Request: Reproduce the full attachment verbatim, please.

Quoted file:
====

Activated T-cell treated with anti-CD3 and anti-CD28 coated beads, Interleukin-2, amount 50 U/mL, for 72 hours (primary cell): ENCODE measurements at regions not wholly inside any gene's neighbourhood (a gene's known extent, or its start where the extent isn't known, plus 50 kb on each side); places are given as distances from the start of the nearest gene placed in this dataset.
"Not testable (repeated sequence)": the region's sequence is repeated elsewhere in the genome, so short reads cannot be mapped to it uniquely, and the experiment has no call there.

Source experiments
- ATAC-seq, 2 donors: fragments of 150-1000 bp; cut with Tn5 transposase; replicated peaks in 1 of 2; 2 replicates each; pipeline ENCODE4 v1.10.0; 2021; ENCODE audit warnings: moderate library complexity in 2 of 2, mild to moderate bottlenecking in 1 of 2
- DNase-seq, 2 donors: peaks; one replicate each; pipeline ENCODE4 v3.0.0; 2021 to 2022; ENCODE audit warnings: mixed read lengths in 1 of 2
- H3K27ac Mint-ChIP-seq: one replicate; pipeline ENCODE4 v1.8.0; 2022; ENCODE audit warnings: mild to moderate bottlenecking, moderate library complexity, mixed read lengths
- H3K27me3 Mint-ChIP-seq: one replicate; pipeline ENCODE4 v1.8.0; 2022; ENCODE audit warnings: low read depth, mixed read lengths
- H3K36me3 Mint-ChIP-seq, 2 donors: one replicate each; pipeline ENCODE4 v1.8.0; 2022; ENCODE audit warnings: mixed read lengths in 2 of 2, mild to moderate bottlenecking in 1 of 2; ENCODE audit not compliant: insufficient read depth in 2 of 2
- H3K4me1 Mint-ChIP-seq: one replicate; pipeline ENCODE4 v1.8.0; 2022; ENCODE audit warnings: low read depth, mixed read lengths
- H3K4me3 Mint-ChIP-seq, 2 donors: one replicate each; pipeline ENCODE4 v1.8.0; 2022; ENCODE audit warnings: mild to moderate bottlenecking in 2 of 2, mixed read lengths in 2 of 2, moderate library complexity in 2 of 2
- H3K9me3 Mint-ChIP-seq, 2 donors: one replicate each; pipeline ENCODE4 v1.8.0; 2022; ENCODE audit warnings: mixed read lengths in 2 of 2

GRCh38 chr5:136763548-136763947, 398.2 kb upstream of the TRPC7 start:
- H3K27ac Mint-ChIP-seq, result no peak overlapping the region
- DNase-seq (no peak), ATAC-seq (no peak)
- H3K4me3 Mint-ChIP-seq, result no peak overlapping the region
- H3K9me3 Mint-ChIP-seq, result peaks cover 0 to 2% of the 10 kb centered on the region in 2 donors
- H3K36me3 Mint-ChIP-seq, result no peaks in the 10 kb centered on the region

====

Activated T-cell treated with anti-CD3 and anti-CD28 coated beads, Interleukin-2, amount 50 U/mL, for 72 hours (primary cell): ENCODE measurements at regions not wholly inside any gene's neighbourhood (a gene's known extent, or its start where the extent isn't known, plus 50 kb on each side); places are given as distances from the start of the nearest gene placed in this dataset.
"Not testable (repeated sequence)": the region's sequence is repeated elsewhere in the genome, so short reads cannot be mapped to it uniquely, and the experiment has no call there.

Source experiments
- ATAC-seq, 2 donors: fragments of 150-1000 bp; cut with Tn5 transposase; replicated peaks in 1 of 2; 2 replicates each; pipeline ENCODE4 v1.10.0; 2021; ENCODE audit warnings: moderate library complexity in 2 of 2, mild to moderate bottlenecking in 1 of 2
- DNase-seq, 2 donors: peaks; one replicate each; pipeline ENCODE4 v3.0.0; 2021 to 2022; ENCODE audit warnings: mixed read lengths in 1 of 2
- H3K27ac Mint-ChIP-seq: one replicate; pipeline ENCODE4 v1.8.0; 2022; ENCODE audit warnings: mild to moderate bottlenecking, moderate library complexity, mixed read lengths
- H3K27me3 Mint-ChIP-seq: one replicate; pipeline ENCODE4 v1.8.0; 2022; ENCODE audit warnings: low read depth, mixed read lengths
- H3K36me3 Mint-ChIP-seq, 2 donors: one replicate each; pipeline ENCODE4 v1.8.0; 2022; ENCODE audit warnings: mixed read lengths in 2 of 2, mild to moderate bottlenecking in 1 of 2; ENCODE audit not compliant: insufficient read depth in 2 of 2
- H3K4me1 Mint-ChIP-seq: one replicate; pipeline ENCODE4 v1.8.0; 2022; ENCODE audit warnings: low read depth, mixed read lengths
- H3K4me3 Mint-ChIP-seq, 2 donors: one replicate each; pipeline ENCODE4 v1.8.0; 2022; ENCODE audit warnings: mild to moderate bottlenecking in 2 of 2, mixed read lengths in 2 of 2, moderate library complexity in 2 of 2
- H3K9me3 Mint-ChIP-seq, 2 donors: one replicate each; pipeline ENCODE4 v1.8.0; 2022; ENCODE audit warnings: mixed read lengths in 2 of 2

GRCh38 chr5:136763548-136763947, 398.2 kb upstream of the TRPC7 start:
- H3K27ac Mint-ChIP-seq, result no peak overlapping the region
- DNase-seq (no peak), ATAC-seq (no peak)
- H3K4me3 Mint-ChIP-seq, result no peak overlapping the region
- H3K9me3 Mint-ChIP-seq, result peaks cover 0 to 2% of the 10 kb centered on the region in 2 donors
- H3K36me3 Mint-ChIP-seq, result no peaks in the 10 kb centered on the region